A day watching planes and meeting brave people…

Leave taken, bag and tent packed, pick up my mate Olly and head for Culdrose Air day. Olly is my very good friend Sgt Olly Tayler from #TheHonestTruth road safety initiative as well as a Traffic Sgt who I have known for the past 20 years. After several fatals attended in the past 3 days, Olly and I needed this break. His brother used to be an instructor there and we may have blagged a flight in the Merlin some years back. He had to spoil everything by flying for the New Zealand Air Ambulance now, however fortunately there were several good contacts from those days still!

One of the contacts, meant we manage to pay for some BBQ tickets just for the pilots. We’ve attended this over 12 years, and it’s an incredibly experience, meeting Chris Gotke, the pilot who so expertly crash landed the Sea Fury in front of me last year at Culdrose when his engine failed, and who has since received The Air Force Cross. I remember his comment to me last year when I showed him a photo of his undercarriage collapsing, “Well who’d do that to a plane?!” with a big beaming smile. Typical Forces humour making light out of a very dangerous experience.

Stephan, are wonderful German pilot who flies in the Navy 771 Squadon, Air sea rescue Sea Kings, speaking with perfect English saying during a conversation, “Yes, we nearly ended up in the Ogin” Now that’s taking on the local language. That conversation also showed me how these people save lives that few hear about. Plucking sailors from raging seas from sinking ships, and wondering whether they too, will make it out. That is true bravery.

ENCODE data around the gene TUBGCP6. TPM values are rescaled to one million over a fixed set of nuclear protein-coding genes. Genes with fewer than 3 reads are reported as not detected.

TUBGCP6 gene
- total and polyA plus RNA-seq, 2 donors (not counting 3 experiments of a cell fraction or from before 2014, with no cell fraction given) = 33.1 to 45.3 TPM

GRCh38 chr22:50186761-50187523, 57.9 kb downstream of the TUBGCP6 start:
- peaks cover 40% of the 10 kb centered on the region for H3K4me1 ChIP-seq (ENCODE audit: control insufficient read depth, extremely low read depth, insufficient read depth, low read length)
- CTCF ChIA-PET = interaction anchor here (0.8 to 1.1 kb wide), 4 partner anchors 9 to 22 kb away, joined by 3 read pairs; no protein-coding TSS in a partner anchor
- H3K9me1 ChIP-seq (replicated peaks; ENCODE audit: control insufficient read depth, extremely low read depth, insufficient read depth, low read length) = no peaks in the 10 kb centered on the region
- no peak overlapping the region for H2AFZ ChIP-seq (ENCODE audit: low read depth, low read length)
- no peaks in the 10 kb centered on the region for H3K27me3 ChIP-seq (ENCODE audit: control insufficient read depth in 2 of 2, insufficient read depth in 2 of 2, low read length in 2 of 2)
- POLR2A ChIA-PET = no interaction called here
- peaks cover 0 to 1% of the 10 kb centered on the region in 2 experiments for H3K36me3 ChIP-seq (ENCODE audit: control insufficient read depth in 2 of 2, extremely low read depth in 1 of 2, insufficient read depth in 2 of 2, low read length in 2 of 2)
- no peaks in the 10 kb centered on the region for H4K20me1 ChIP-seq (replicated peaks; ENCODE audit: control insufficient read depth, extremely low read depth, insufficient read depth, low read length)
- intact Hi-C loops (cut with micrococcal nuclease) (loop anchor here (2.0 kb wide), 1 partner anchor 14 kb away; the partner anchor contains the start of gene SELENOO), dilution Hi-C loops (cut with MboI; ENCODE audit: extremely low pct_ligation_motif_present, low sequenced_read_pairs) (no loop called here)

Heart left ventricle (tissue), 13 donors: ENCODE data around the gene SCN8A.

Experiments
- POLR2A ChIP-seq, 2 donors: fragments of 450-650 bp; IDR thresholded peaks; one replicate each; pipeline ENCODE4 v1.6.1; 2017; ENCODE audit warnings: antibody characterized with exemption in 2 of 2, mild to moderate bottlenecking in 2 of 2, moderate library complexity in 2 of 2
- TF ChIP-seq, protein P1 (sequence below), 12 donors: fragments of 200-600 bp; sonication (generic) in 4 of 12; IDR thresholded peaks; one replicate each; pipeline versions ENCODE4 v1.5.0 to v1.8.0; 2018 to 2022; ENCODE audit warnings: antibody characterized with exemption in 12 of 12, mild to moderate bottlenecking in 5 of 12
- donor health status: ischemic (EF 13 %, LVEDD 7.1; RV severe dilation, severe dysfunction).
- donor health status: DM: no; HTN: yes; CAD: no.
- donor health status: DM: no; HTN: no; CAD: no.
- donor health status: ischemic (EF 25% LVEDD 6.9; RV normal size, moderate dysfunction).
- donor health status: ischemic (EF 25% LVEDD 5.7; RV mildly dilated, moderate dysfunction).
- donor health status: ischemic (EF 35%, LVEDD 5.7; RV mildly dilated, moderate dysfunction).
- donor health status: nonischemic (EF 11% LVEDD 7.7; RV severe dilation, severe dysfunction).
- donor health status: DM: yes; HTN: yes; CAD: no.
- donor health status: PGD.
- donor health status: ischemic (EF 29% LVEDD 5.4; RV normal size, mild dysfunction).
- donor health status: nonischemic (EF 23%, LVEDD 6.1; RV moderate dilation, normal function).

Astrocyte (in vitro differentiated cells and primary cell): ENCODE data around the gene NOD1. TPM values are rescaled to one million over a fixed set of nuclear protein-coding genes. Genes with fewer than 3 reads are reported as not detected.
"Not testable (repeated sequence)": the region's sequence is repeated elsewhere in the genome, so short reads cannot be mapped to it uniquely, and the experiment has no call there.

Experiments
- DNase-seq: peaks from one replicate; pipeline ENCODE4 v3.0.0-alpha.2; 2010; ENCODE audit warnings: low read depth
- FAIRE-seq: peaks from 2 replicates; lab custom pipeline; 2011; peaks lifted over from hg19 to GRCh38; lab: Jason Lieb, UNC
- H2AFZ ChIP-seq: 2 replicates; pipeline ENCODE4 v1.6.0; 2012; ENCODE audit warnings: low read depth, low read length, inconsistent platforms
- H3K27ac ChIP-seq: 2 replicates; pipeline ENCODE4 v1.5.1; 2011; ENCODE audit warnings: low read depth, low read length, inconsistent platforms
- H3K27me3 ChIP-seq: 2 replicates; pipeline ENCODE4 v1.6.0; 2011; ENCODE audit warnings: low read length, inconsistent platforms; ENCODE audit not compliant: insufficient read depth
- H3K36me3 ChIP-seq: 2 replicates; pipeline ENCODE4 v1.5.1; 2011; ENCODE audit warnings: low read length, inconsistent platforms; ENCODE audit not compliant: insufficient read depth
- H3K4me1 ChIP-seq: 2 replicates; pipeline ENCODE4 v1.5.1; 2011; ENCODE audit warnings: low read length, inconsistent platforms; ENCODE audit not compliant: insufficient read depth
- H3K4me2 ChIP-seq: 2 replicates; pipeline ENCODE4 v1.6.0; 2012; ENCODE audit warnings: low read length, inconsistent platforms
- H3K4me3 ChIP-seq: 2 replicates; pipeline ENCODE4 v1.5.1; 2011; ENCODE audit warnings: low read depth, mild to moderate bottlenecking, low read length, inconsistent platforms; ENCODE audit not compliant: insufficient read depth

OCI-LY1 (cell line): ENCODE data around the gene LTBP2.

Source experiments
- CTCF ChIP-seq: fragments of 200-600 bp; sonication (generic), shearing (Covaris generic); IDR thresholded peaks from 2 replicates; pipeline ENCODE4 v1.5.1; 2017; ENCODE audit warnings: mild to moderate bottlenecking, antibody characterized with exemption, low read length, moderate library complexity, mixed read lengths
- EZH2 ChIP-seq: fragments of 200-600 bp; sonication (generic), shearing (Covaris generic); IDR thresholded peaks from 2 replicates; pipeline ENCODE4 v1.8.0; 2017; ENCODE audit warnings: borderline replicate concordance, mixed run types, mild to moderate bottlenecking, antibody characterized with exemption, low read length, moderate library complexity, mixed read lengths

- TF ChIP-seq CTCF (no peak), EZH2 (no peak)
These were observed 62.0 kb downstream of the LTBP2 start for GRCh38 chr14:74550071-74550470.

Okay,and then I may have met a certain female Polish MIG 29 Co-pilot. She allowed me a photo for my social media! When I said I wanted the gold badge as a memento, she recoiled saying her husband had given the badge to her, who was also a Mig Pilot! Sunday afternoon drives must now be so dull for them. The polish display team were fascinating to listen to, and very funny. I saw them leave from my camping field this morning, taking off in two’s, then straight up to above the clouds, and gone from sight, for a 5 hour cruise home.

An era is over. My great friend at Culdrose and contact is now retiring, my local Helston friend has sold up and is moving away, and time moves on with him. You just have to go with it, nothing stays the same ever. We had some good times, and some beer was drunk along the way too. But with one last glass to Culdrose, I would like to salute these fine men and women, not only the British Forces, but our good friends across the waters too.


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